PIERRE, S.D. (KELO) — A group seeking to expand Medicaid eligibility in South Dakota through the ballot box wanted to use the state’s voters to delay another proposed constitutional amendment that, if passed, could frustrate the expansion effort.
The South Dakota Supreme Court, in a unanimous opinion released Thursday, said no to the referendum attempt by the Dakotans for Health ballot-measure group.
The case had many moving pieces.
Republican state legislators this year crafted a proposed constitutional amendment for voters to decide. HJR 5003 if passed would require at least 60% support from voters in future elections for passage of any ballot measure proposing higher taxes or fees, or spending $10 million or more over 5 years.
The 60% measure, after Republicans in the the House of Representatives had approved it, called for voters to consider it at South Dakota’s November 2022 general election.
But when it came up in the Senate, Republican Lee Schoenbeck of Watertown offered an amendment to change the timing, so that voters would decide it in South Dakota’s June 2022 primary election. Schoenbeck’s amendment passed on an unrecorded voice vote, and Senate Republicans then approved it 18-17. House Republicans followed by agreeing to the Senate version.
Dakotans for Health, chaired by Democrat Rick Weiland of Sioux Falls, had already received approval to circulate its initiative petitions for Medicaid expansion among registered voters for signatures.
The group needs to submit to the South Dakota secretary of state office at least 16,961 valid signatures on its initiated law proposal and at least 33,921 valid signatures on its constitutional amendment proposal no later than November 8, 2021, to be on the November 2022 ballot.
An official estimate of the proposed fiscal impact says, “The total annual estimated cost of Medicaid expansion is $301,800,000 with the state’s share of that cost being up to $20,800,000.”
There is a third Medicaid-eligibility expansion proposal from a coalition led by the South Dakota Association of Healthcare Organizations.
So here’s the practical effect of what Republican lawmakers did with the the 60% requirement: If voters approve it, the 60% threshold would apply to any Medicaid proposal on the November 2022 ballot. State law says the effective date would be July 1, 2022, for the 60% if it passes.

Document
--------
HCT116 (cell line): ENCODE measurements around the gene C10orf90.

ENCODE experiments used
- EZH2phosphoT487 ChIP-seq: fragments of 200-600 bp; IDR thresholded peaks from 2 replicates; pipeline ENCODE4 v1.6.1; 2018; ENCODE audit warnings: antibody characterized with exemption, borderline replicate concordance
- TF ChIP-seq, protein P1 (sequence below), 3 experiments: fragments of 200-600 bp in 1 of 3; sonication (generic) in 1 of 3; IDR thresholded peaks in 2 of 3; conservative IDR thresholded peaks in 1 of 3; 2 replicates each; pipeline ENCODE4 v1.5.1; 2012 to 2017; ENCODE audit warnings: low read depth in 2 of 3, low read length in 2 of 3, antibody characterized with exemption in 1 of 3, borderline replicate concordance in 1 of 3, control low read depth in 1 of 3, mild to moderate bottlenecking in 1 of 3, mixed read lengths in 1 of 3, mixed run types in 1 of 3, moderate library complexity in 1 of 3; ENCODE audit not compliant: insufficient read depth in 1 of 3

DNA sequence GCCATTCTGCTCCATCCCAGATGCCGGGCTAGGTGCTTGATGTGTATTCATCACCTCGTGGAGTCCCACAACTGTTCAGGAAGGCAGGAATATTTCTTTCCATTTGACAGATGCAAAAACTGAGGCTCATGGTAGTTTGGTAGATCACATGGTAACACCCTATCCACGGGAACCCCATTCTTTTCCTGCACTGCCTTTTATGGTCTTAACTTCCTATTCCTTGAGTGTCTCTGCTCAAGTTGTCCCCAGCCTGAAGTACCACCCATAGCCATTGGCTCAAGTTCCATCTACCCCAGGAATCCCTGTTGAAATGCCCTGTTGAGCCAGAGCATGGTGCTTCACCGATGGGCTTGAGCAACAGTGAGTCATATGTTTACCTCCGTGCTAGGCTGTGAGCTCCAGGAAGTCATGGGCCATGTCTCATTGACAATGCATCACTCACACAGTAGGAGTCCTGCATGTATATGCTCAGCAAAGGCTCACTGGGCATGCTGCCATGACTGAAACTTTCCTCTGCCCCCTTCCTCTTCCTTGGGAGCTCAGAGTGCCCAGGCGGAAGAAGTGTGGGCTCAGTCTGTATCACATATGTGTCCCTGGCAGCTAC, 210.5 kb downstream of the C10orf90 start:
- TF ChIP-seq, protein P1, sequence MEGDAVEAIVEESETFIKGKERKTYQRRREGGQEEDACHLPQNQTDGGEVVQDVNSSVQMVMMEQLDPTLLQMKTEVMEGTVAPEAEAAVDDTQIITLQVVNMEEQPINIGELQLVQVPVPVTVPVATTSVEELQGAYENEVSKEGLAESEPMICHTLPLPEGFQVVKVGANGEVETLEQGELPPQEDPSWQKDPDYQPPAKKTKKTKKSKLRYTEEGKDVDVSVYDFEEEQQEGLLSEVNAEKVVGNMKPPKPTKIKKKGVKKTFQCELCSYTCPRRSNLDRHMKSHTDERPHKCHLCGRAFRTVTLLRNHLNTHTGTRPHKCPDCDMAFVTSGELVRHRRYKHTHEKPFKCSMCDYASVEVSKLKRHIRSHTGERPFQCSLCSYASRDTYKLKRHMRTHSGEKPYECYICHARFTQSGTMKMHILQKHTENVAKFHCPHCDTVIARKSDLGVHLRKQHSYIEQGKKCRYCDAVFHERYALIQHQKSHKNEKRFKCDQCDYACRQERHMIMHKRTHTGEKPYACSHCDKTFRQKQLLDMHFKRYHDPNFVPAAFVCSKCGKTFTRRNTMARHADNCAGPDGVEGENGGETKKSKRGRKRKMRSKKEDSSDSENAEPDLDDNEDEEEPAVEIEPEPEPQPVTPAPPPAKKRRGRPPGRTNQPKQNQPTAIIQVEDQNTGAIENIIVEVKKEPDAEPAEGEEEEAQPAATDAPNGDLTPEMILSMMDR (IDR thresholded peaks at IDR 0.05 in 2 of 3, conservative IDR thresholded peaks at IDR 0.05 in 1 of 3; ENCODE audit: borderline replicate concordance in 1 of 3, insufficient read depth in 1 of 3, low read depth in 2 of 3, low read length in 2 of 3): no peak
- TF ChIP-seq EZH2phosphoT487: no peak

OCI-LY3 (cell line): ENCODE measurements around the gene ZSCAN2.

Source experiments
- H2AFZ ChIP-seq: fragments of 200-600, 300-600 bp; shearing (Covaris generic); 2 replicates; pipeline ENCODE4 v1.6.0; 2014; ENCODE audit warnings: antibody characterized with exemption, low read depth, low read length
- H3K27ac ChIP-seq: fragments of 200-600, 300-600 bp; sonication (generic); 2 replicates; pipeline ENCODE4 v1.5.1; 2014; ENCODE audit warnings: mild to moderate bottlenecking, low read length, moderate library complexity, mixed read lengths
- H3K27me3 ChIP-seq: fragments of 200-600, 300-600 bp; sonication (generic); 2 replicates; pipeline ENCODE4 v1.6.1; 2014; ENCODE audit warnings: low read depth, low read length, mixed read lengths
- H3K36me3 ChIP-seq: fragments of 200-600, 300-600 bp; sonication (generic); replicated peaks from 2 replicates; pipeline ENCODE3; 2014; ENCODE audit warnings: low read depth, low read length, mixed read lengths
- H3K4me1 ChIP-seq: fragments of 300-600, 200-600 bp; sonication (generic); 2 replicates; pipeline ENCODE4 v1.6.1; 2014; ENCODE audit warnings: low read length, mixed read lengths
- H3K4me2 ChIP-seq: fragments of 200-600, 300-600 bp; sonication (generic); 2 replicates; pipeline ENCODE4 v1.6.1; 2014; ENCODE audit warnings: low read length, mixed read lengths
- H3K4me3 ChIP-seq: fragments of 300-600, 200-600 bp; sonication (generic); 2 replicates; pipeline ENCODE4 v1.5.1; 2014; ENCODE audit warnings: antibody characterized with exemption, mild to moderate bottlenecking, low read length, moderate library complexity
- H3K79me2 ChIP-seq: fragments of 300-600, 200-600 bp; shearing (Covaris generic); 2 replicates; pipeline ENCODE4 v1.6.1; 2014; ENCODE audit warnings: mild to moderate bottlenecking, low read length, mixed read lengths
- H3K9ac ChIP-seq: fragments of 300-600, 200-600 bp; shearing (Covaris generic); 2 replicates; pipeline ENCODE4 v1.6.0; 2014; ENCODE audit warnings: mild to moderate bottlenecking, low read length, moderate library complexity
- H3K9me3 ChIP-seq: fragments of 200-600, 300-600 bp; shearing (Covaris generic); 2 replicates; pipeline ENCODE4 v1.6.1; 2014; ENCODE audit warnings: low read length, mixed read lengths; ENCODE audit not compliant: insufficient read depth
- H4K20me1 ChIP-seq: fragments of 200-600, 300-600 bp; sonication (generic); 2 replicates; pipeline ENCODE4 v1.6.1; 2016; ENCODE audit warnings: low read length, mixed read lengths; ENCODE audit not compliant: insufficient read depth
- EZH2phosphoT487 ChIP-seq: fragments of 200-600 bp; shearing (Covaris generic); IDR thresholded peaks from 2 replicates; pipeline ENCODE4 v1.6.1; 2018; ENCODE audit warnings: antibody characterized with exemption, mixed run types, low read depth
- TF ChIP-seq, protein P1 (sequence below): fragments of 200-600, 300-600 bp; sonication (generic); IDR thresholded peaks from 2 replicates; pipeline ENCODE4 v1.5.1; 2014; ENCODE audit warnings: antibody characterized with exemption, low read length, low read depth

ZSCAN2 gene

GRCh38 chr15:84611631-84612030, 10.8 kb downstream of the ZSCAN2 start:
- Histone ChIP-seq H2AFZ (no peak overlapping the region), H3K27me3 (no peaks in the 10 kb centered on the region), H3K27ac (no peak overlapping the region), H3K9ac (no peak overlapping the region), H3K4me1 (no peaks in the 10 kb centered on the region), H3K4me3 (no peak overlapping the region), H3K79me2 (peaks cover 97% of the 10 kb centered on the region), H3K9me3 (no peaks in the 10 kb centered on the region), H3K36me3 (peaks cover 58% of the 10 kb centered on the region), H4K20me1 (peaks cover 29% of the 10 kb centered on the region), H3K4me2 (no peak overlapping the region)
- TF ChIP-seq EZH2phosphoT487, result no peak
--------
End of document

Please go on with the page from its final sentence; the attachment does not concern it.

Weiland, who’s run several times as a Democrat candidate for U.S. House and U.S. Senate and was a long-time aide to then-U.S. Senator Tom Daschle, wanted to attempt a referendum on the Republicans’ 60% proposal as a way to delay it past the June 2022 primary.
The Supreme Court rejected that attempt in the Thursday opinion. It stated in part:
“The Legislature’s proposed amendment will be decided in the June 2022 primary
election, when the voters will either adopt or reject the amendment proposed by
HJR 5003. Thus, the petition by Dakotans for Health seeking mandamus relief
must fail because HJR 5003 is not a law enacted by the Legislature, and as a result,
there is nothing in HJR 5003 to refer to the electors at the November 2022 general
Weiland’s group sued Secretary of State Steve Barnett after he refused to accept paperwork seeking a referendum on the 60% proposal. But the unsigned opinion concluded Barnett acted correctly:
“HJR 5003 is not a law enacted by the Legislature. It does not contain
an enacting clause and was not submitted to the Governor for signature or veto. It
is a joint resolution proposing an amendment to Article XI to the voters of the state
pursuant to Article XXIII, § 1. Only if approved by the voters will Article XI, § 16
become a part of the Constitution. S.D. Const. art. XXIII, § 3. The Secretary of
State correctly determined that HJR 5003 does not constitute a law subject to
referral and that he had no authority to file the petition.”
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